"Google's algorithms learn less common search terms better than others because many more people are conducting searches on these terms on Google. These and other network effects make it hard for competing search engines to catch up. Microsoft's well-received Bing search engine is addressing this challenge by offering innovations in areas that are less dependent on volume. But Bing needs to gain volume too, in order to increase the relevance of search results for less common search terms."This is just disgusting. Back when the looters and rotters were attacking Microsoft for being too good, I was angry and defended the company against the injustice. Now they are doing the same damn thing, pleading to the State to knock their competition down a few pegs. "But it's too hard beat them! It's not fair! Bing needs to gain volume too! Who the hell are they to think they're so great?!"-Lead whiner for Microsoft, counsel Dave Heiner, pleading for help from the DOJ and EC
Screw you, Microsoft. You deserve every bad thing that comes to you from now on.
Today, Yaron Brook and Don Watkins have a column in the Christian Science Monitor provocatively titled, "Apple vs. GM: Ayn Rand knew the difference. Do you?," with a subhead of "Apple acts like a producer. GM acts like a looter. It’s a key distinction that Ayn Rand laid out in ‘Atlas Shrugged.’"
Microsoft, though it admittedly has a very mixed history, has generally acted like a producer in the past. Now, it's playing the political pull game, and shows its new pragmatic, unprincipled colors: cowardly, yellow, Orren Boyle type colors. Sickening.
Brook and Watkins could just as easily be talking about Microsoft as they are GM:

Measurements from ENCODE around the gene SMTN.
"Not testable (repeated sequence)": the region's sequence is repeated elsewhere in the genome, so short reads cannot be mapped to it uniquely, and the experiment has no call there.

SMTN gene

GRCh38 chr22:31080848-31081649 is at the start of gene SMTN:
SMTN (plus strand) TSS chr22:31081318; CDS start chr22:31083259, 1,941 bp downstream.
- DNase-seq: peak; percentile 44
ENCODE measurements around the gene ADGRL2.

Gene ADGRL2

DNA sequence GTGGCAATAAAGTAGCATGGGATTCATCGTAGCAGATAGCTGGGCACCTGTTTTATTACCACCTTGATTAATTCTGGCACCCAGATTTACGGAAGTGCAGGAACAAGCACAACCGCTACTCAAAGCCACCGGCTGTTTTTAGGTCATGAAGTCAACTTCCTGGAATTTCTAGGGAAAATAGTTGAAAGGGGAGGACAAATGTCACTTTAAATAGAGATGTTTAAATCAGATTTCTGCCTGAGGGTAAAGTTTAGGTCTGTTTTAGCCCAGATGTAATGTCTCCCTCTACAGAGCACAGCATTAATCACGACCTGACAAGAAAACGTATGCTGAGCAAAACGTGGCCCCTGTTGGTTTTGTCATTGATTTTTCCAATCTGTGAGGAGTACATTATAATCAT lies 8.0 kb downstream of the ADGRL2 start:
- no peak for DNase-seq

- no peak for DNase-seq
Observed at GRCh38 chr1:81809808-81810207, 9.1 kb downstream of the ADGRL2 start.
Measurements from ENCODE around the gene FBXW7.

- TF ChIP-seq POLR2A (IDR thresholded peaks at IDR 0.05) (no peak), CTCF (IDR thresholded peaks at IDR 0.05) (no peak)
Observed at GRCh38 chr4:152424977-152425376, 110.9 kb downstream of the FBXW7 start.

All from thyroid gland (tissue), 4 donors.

Witness the birth of Microsoft's new tagline: "antieffort parasites seeking unearned loot."
The producers, such as Hank Rearden, inventor of a new metal stronger and cheaper than steel, work tirelessly to create products that improve human life. The looters are basically pseudobusinessmen, like the incompetent steel executive Orren Boyle, who get unearned riches by getting special favors from politicians. Their business isn’t business, but political pull.
It is the producers who make life possible: who keep grocery shelves stocked; who discover new lifesaving drugs; who make computers faster, buildings taller, and airplanes safer.
The looters, on the other hand, leech off the wealth created by producers.
The novel rejects the widespread notion that both the producer Reardens and the looter Boyles are fundamentally united by a desire for profit. Only the Reardens, she argues, deserve to be called profit-seekers, because they earn rewards through productive effort; the Boyles are antieffort parasites seeking unearned loot.
But it’s not only unearned wealth the looters want. In “Atlas Shrugged,” Boyle uses his influence to throttle Rearden with progressively harsher government controls and regulations, because he can’t survive except by hindering the competition.